behind the mahem
The Derivation of Our Rocket Equation
According to prior physics knowledge and intuition, we have formulated a picture of the trajectory which we are attempting to model. It can be seen below:
The following is our interpretation of the first two phases of this graph.
In the first phase of its motion, the rocket is acted on by three external forces, gravity, thrust, and air resistance; in our first attempts at producing an equation for the motion of the rocket, we neglected air resistance in hopes that it would turn out to be negligible in the end. After solving the equation for velocity as a function of time and seeing the behavior of the velocity it predicted, we decided that without air resistance, no model of the rockets behavior would be reasonable. We then revised our model to include the effects of air resistance; this model showed the exact behavior that intuition told us to look for. For the details and calculations for both models, take a look at the PDF for phase 1 linked below.
phase1 method and calculations PDF
phase1 method and calculation PDF(version 2)
To illustrate the sharp difference between our two models for the velocity of the rocket during the first phase, here are plots of both the models of phase one
This is the model of velocity as a function of time without taking air resistance into account.
This is the numerically solved velocity as a function of time; notice that the two plots are very similar when the rocket is first starting to gather speed, but as t gets closer to tau the two plots diverge. The first plot continues to increase at a growing rate while the second begins to level off as an effect of the air resistance.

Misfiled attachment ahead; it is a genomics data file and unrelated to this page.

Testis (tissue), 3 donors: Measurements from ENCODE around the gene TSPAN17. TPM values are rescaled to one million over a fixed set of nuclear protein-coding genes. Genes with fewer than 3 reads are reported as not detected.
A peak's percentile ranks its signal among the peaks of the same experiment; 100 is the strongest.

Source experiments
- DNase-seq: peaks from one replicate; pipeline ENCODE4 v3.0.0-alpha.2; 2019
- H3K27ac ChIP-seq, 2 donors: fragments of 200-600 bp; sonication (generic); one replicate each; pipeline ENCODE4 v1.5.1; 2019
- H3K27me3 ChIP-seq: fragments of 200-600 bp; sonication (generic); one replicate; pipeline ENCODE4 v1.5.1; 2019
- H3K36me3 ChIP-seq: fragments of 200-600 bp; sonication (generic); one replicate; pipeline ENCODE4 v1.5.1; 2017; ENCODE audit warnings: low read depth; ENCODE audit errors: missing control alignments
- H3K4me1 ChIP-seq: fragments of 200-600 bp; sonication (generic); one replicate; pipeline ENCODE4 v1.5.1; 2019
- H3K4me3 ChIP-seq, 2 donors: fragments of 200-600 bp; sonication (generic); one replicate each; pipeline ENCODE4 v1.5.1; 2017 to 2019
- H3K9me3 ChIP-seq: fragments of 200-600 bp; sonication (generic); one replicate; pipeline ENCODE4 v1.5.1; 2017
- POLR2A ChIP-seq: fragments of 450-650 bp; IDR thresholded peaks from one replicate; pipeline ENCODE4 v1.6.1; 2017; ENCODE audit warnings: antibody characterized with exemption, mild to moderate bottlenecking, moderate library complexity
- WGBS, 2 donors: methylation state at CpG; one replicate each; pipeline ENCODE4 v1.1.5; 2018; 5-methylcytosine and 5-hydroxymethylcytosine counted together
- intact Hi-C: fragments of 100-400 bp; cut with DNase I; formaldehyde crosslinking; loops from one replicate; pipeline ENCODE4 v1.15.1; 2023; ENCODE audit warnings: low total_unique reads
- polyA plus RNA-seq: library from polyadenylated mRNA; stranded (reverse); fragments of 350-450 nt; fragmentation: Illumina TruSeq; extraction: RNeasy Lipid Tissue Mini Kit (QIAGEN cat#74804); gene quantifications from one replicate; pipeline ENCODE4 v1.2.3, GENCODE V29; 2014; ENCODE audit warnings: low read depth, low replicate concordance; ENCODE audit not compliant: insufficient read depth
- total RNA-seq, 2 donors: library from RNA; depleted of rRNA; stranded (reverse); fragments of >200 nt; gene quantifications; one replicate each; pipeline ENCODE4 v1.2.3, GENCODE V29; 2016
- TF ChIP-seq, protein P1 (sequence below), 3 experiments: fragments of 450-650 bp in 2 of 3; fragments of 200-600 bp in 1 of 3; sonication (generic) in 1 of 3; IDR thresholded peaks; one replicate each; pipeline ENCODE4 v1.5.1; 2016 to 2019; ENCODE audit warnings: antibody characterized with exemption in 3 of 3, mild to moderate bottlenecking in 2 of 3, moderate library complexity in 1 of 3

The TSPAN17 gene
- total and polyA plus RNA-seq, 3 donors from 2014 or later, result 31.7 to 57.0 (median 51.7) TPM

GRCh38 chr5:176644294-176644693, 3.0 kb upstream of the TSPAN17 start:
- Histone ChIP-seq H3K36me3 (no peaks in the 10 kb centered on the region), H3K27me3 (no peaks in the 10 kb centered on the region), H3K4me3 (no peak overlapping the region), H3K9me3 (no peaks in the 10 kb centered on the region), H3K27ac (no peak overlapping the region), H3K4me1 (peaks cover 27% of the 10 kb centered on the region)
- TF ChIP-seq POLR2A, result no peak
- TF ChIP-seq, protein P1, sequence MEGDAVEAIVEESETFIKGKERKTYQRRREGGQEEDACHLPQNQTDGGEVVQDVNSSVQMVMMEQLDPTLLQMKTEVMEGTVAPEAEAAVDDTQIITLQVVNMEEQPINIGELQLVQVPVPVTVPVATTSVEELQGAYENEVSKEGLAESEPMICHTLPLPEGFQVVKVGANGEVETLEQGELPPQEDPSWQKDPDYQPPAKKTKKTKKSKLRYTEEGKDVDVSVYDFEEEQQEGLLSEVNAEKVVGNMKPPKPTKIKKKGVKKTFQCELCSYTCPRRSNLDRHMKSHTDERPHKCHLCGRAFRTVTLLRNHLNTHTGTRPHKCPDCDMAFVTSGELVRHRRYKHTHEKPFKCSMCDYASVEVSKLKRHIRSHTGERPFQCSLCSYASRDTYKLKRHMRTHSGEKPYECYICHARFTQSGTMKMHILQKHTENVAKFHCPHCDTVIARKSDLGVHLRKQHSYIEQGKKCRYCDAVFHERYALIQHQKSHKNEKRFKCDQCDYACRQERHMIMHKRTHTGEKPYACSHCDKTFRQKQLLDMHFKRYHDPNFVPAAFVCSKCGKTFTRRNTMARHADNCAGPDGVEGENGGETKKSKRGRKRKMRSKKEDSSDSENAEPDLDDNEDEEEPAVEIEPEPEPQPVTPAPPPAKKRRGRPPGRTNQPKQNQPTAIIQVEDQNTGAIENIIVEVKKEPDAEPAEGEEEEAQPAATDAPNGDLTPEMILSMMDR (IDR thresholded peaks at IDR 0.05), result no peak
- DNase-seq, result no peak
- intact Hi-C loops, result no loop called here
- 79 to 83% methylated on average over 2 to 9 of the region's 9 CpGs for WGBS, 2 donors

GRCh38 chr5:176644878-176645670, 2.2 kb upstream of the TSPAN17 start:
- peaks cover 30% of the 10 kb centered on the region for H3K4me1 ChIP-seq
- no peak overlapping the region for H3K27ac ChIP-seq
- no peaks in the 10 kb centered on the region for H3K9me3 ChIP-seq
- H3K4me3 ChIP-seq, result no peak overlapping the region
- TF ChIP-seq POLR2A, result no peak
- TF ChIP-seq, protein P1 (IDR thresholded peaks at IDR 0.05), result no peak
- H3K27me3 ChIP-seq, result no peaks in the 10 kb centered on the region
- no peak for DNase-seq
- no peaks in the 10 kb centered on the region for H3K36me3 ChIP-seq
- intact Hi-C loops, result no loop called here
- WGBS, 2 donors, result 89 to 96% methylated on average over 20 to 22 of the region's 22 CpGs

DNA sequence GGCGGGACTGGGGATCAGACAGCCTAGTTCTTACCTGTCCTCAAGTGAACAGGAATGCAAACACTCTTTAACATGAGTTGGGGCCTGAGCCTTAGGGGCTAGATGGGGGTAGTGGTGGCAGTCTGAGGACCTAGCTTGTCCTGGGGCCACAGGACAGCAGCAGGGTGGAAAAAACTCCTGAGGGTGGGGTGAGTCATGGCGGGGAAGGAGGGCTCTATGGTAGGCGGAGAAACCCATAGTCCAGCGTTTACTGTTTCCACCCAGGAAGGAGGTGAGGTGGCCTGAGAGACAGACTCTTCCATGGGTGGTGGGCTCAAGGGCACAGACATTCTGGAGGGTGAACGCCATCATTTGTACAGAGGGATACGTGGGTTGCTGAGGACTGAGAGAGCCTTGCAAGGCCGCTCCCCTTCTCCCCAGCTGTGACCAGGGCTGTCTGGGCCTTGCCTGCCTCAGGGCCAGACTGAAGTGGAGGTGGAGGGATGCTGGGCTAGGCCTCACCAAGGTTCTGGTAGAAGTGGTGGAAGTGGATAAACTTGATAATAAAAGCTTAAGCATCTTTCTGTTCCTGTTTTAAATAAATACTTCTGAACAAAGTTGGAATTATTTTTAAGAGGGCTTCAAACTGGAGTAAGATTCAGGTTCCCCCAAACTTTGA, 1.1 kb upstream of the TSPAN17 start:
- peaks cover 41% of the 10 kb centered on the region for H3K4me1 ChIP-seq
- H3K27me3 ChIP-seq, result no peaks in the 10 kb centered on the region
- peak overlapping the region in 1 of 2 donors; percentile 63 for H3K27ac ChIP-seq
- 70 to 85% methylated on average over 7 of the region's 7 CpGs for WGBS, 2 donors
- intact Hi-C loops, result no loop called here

In phase 2, there are only two forces acting on the rocket, gravity and air resistance. We were thefore able to solve for the velocity as an actual function, and with the appropriate initial conditions yielded the graph below.
One detail that indicates that this model is correct is that as the rockets velocity approaches zero, the graph begins to look linear. this is exactly what we would expect from our intuition; when the velocity is small, air resistance is negligible, and the behavior of the rocket is dominated by gravity which is constant. Again the details of our calculations are found inthe PDF linked below
phase2 method and calculations PDF
Java code for numeric integration and ode solving (note: Larry wrote this java code as a supplement to solve our differential equation. It is not yet perfect, but has been of much use. Feel free to browse around.)
Conclusion: after finding the velocity as a function of time, we performed numerical integration to find the maximum height of the rocket is 157 m. This, as well as the velocity of the rocket at its apogee is much larger than we anticipated and than what seems reasonable; we suspect that the value for the coefficent of drag we used may have been too small. We believe a drag coefficent of about 1 would be more likely.